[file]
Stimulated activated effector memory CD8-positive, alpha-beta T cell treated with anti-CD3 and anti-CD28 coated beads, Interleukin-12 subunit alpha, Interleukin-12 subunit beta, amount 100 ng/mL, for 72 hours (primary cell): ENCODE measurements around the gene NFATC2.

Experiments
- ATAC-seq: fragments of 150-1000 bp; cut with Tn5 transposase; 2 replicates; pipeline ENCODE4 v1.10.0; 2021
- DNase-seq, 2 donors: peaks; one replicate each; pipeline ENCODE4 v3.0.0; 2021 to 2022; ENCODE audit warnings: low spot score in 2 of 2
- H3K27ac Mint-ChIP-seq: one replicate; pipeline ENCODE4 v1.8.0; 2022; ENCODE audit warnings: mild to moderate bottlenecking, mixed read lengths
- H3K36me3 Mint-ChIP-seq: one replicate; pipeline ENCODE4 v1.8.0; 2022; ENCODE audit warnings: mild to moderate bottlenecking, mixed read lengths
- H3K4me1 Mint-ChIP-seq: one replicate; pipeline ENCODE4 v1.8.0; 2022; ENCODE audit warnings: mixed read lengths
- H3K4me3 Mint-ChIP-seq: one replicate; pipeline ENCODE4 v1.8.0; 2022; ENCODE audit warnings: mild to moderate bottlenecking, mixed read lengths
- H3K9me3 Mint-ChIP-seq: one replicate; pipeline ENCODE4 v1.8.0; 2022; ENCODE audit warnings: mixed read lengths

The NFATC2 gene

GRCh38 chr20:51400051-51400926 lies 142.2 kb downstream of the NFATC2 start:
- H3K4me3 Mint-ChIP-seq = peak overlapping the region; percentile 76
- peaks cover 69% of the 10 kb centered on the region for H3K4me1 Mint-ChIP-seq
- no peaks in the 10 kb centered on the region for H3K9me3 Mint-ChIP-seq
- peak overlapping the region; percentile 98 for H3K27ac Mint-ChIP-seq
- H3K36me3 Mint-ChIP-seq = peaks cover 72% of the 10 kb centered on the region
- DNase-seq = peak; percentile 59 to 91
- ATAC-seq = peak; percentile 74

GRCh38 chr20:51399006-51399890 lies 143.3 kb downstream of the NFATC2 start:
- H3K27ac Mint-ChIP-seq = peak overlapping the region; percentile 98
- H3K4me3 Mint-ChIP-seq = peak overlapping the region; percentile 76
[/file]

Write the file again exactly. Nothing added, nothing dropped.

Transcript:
Stimulated activated effector memory CD8-positive, alpha-beta T cell treated with anti-CD3 and anti-CD28 coated beads, Interleukin-12 subunit alpha, Interleukin-12 subunit beta, amount 100 ng/mL, for 72 hours (primary cell): ENCODE measurements around the gene NFATC2.

Experiments
- ATAC-seq: fragments of 150-1000 bp; cut with Tn5 transposase; 2 replicates; pipeline ENCODE4 v1.10.0; 2021
- DNase-seq, 2 donors: peaks; one replicate each; pipeline ENCODE4 v3.0.0; 2021 to 2022; ENCODE audit warnings: low spot score in 2 of 2
- H3K27ac Mint-ChIP-seq: one replicate; pipeline ENCODE4 v1.8.0; 2022; ENCODE audit warnings: mild to moderate bottlenecking, mixed read lengths
- H3K36me3 Mint-ChIP-seq: one replicate; pipeline ENCODE4 v1.8.0; 2022; ENCODE audit warnings: mild to moderate bottlenecking, mixed read lengths
- H3K4me1 Mint-ChIP-seq: one replicate; pipeline ENCODE4 v1.8.0; 2022; ENCODE audit warnings: mixed read lengths
- H3K4me3 Mint-ChIP-seq: one replicate; pipeline ENCODE4 v1.8.0; 2022; ENCODE audit warnings: mild to moderate bottlenecking, mixed read lengths
- H3K9me3 Mint-ChIP-seq: one replicate; pipeline ENCODE4 v1.8.0; 2022; ENCODE audit warnings: mixed read lengths

The NFATC2 gene

GRCh38 chr20:51400051-51400926 lies 142.2 kb downstream of the NFATC2 start:
- H3K4me3 Mint-ChIP-seq = peak overlapping the region; percentile 76
- peaks cover 69% of the 10 kb centered on the region for H3K4me1 Mint-ChIP-seq
- no peaks in the 10 kb centered on the region for H3K9me3 Mint-ChIP-seq
- peak overlapping the region; percentile 98 for H3K27ac Mint-ChIP-seq
- H3K36me3 Mint-ChIP-seq = peaks cover 72% of the 10 kb centered on the region
- DNase-seq = peak; percentile 59 to 91
- ATAC-seq = peak; percentile 74

GRCh38 chr20:51399006-51399890 lies 143.3 kb downstream of the NFATC2 start:
- H3K27ac Mint-ChIP-seq = peak overlapping the region; percentile 98
- H3K4me3 Mint-ChIP-seq = peak overlapping the region; percentile 76